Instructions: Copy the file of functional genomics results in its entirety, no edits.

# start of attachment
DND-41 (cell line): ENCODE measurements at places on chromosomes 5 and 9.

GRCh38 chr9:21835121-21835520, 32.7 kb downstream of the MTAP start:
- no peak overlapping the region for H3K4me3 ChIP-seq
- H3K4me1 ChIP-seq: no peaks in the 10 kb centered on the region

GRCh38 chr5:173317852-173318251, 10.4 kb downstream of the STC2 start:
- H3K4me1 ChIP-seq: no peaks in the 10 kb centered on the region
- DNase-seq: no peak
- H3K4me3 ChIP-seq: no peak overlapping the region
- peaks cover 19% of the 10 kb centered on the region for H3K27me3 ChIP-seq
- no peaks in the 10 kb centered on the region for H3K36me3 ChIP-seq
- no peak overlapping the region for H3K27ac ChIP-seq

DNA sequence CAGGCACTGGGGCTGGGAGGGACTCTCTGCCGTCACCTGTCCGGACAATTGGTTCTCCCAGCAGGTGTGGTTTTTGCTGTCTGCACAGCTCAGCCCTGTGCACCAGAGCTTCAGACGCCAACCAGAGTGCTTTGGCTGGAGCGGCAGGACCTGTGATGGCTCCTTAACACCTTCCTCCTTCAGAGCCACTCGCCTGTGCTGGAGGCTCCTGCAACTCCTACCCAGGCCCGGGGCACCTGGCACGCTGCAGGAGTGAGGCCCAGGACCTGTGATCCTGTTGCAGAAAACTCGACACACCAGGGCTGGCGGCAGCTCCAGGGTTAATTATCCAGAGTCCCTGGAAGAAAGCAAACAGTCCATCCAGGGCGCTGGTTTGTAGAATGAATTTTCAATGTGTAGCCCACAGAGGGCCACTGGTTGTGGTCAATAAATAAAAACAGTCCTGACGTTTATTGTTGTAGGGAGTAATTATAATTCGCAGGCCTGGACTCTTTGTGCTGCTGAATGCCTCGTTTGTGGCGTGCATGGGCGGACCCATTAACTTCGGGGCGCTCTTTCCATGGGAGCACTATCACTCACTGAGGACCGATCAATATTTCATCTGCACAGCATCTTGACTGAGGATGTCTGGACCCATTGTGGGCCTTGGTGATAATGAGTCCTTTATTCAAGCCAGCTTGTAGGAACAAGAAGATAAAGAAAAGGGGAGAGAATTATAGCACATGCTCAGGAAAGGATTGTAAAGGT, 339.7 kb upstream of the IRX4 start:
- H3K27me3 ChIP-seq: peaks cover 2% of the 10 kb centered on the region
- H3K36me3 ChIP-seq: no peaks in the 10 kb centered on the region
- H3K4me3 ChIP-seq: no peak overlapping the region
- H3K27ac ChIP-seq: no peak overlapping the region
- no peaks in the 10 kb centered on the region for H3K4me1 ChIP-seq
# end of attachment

DND-41 (cell line): ENCODE measurements at places on chromosomes 5 and 9.

GRCh38 chr9:21835121-21835520, 32.7 kb downstream of the MTAP start:
- no peak overlapping the region for H3K4me3 ChIP-seq
- H3K4me1 ChIP-seq: no peaks in the 10 kb centered on the region

GRCh38 chr5:173317852-173318251, 10.4 kb downstream of the STC2 start:
- H3K4me1 ChIP-seq: no peaks in the 10 kb centered on the region
- DNase-seq: no peak
- H3K4me3 ChIP-seq: no peak overlapping the region
- peaks cover 19% of the 10 kb centered on the region for H3K27me3 ChIP-seq
- no peaks in the 10 kb centered on the region for H3K36me3 ChIP-seq
- no peak overlapping the region for H3K27ac ChIP-seq

DNA sequence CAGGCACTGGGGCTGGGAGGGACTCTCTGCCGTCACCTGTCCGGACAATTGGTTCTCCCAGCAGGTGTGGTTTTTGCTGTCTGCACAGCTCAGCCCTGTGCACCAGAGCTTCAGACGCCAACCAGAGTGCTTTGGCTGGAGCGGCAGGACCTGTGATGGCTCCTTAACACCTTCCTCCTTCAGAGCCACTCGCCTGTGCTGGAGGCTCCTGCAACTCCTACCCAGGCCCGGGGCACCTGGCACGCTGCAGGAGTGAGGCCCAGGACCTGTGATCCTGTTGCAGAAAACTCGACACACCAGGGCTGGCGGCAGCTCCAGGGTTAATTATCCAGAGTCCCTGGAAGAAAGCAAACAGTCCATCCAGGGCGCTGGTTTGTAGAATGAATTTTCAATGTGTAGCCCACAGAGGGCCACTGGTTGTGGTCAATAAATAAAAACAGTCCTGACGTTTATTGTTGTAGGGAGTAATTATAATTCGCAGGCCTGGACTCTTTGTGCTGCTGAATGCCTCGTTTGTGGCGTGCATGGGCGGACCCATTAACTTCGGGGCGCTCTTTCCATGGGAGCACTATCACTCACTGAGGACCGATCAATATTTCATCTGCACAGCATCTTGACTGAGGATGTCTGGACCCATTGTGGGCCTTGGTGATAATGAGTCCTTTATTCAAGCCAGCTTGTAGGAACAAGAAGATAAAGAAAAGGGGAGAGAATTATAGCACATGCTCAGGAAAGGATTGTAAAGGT, 339.7 kb upstream of the IRX4 start:
- H3K27me3 ChIP-seq: peaks cover 2% of the 10 kb centered on the region
- H3K36me3 ChIP-seq: no peaks in the 10 kb centered on the region
- H3K4me3 ChIP-seq: no peak overlapping the region
- H3K27ac ChIP-seq: no peak overlapping the region
- no peaks in the 10 kb centered on the region for H3K4me1 ChIP-seq